Throwing it out there

I didn’t really want to enter the fray, but here I go.

Have you seen all the hoopla about Book Country?  Do you even know what it is?

Book Country is an off-shoot of a rather large publishing house (Penguin).  Basically, it is another venue to workshop your book.  The difference between Book Country and say, Critters, (other than the fact that Penguin is attached to it) seems to be that your stuff is OUT THERE in the wild, gray yonder (I imagine the intertubes as being rather gray; with a metallic sheen for sure, but definitely gray).

Folk do this all the time.  Before they are ready, they put their work out to display, either on a forum, on their blog, or (egads) published on Amazon or Smashwords.  Hell, I’ve done it.  To be sure, with a short story and not a novel, but I’ve done it.

You write and write and write, and the next natural step is to share what you wrote.  Any writer, especially a new writer, is all too eager to share.  But, as I and many others have learned, sharing too soon has a few draw backs.  Allow me to list them:

  • Your work is not ready.  It WILL be filled with grammar errors, typos, and plot inconsistencies.  Or, just unbelievable plots twists.  This will make you look STUPID.
  • It is one thing to get flogged in the privacy of your private critique group, but quite another when it is done publicly.  Believe me – I’ve done it.  Though it is very educational, it might do more harm than good as your ego will suffer.  New writers need to be encouraged to do better – not beaten to a pulp till they crawl back under the rock they squirmed out of.
  • Though you may think folks will not remember your first draft (and, they probably will attempt to forget it as soon as humanly possible), it is hard to make a new first impression.  First impressions are just that – first.  I’ve given up on making my first book anything but a lesson learned.  I’ve put too many versions of it up on the net that I’m sure when folks see it coming up they groan and say, “Not again, Nila, please, not again.”  My only hope now is to try to fix it, carry though on getting it published to learn the ropes, and move on to the next.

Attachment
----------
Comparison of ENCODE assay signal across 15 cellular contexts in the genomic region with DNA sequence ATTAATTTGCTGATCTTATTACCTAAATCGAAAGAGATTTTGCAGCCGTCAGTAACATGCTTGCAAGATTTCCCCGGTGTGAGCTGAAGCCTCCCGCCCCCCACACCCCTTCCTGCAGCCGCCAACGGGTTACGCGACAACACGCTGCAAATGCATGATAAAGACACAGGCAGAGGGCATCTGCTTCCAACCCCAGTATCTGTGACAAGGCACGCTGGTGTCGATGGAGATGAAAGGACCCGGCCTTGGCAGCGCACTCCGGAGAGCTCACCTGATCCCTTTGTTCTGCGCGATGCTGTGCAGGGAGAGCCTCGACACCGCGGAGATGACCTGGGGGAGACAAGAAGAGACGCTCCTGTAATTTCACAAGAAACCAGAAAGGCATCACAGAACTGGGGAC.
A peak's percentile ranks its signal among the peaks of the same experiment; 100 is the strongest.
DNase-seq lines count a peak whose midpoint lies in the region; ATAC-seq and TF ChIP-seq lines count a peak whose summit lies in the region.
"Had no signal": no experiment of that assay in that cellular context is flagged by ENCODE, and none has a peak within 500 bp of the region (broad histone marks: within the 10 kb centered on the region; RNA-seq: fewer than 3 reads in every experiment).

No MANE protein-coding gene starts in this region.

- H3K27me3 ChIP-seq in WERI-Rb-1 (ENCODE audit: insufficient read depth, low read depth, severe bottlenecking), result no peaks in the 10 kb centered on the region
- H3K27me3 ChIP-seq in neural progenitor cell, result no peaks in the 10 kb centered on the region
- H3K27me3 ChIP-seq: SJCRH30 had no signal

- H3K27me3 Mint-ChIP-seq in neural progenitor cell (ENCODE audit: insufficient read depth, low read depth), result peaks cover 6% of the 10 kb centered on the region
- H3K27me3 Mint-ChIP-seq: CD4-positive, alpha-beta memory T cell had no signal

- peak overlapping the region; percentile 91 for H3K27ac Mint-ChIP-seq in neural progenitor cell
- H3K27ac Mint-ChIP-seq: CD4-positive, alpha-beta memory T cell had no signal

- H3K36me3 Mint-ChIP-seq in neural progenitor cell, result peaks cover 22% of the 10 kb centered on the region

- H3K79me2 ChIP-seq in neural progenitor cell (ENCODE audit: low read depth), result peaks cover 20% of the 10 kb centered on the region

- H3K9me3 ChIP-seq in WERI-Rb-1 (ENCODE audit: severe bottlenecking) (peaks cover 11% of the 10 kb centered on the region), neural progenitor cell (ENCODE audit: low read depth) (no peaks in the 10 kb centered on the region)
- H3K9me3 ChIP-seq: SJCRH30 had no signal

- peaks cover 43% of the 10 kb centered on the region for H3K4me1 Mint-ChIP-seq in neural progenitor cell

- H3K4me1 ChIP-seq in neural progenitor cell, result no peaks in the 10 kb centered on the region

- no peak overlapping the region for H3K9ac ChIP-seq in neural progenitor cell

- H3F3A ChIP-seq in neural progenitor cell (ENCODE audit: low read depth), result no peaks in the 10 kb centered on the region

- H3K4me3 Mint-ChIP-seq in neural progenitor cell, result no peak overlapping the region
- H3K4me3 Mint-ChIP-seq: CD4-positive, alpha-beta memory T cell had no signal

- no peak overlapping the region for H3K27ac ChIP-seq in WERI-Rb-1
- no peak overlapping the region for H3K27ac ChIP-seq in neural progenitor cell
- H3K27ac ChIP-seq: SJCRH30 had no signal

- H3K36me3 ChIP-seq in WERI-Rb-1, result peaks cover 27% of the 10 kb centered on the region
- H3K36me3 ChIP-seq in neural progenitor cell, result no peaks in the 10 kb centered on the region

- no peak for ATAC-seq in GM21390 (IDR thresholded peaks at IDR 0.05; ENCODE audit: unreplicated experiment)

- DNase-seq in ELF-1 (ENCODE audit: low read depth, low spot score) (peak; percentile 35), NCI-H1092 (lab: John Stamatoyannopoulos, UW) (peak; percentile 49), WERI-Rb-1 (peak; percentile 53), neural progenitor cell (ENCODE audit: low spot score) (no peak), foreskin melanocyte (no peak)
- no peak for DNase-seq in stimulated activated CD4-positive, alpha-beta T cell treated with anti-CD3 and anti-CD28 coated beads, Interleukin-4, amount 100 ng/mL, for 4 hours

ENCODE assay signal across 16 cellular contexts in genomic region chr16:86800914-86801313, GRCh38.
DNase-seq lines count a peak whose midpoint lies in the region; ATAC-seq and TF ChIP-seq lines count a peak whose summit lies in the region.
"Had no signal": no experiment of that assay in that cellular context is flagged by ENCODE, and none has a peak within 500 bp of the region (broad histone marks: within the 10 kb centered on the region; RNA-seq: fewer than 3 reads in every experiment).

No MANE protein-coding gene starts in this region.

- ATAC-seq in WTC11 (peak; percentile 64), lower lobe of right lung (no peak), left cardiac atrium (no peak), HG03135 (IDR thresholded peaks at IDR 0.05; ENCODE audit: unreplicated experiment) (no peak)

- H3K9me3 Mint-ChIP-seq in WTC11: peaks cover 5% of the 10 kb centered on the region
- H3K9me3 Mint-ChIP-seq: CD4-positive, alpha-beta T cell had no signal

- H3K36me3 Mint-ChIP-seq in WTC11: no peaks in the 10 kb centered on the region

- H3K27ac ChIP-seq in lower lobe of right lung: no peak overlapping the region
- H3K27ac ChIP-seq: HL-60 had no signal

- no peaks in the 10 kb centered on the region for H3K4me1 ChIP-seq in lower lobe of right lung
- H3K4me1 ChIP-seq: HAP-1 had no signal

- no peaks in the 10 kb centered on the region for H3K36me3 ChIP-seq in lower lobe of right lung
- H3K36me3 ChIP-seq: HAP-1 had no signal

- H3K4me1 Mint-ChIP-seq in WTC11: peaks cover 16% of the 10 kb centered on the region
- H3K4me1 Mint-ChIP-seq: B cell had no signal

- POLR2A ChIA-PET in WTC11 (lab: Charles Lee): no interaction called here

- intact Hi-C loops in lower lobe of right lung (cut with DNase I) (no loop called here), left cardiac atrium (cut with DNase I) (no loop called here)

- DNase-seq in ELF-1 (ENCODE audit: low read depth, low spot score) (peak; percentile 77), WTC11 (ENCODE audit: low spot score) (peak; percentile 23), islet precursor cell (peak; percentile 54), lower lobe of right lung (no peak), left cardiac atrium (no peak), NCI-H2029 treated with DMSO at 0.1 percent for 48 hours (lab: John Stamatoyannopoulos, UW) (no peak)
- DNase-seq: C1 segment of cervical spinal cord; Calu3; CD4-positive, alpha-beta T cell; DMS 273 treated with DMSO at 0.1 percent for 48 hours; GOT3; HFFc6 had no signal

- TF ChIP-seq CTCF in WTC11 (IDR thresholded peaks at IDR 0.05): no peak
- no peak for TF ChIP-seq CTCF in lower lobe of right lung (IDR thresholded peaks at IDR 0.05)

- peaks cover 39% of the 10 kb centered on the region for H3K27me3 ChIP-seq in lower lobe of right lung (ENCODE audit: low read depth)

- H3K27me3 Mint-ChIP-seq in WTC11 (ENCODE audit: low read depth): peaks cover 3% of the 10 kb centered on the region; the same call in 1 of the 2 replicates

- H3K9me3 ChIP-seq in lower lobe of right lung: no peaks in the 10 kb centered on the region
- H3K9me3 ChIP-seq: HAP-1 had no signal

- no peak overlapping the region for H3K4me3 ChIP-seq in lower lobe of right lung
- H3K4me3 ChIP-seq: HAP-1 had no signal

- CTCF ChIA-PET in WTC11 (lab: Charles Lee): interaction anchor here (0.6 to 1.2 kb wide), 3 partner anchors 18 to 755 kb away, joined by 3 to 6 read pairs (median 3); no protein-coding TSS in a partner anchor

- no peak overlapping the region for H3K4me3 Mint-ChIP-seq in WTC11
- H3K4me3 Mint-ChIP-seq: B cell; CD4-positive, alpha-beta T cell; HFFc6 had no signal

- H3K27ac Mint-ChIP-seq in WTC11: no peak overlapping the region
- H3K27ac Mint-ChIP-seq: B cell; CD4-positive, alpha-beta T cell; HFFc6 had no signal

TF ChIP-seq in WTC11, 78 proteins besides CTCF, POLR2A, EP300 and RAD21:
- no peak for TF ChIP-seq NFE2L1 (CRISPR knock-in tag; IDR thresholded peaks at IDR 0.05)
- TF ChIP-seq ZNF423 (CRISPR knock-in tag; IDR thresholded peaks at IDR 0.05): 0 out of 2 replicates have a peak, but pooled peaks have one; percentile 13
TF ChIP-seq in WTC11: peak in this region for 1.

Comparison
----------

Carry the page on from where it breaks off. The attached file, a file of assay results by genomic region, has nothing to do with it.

So, what does all this have to do with Book Country?

I read all Jaye Manus’s blog posts on her writer-oriented blog.  And she doesn’t really like Book Country.  She’s written several articles (here, here and here) about them and I finally had to go and check out what she was so mad about.

Holy Cow, folks, ANYONE can read a writer’s work on that site.  Nevermind all the things Manus is complaining about, dear god-that-I-don’t-believe-in-but-you-might, writers are throwing it out there for ALL TO SEE.

We will see your perchance to use too many ellipses.  We will see that you don’t really know how to use first person narrative, but you are doing it well enough for folks to read along (good job).  We will see that you don’t have a proper hook and that your historical references are confusing.  We will see your word choices are less than ideal, and are not setting up the dark mood you are after. (Note to writers: hair tickling your nose while a knife is pressed to your neck?  Not likely.  The nose is the last thing you will be thinking about.)  Essentially, we will see new writers, some of them good writers, learning the craft of writing.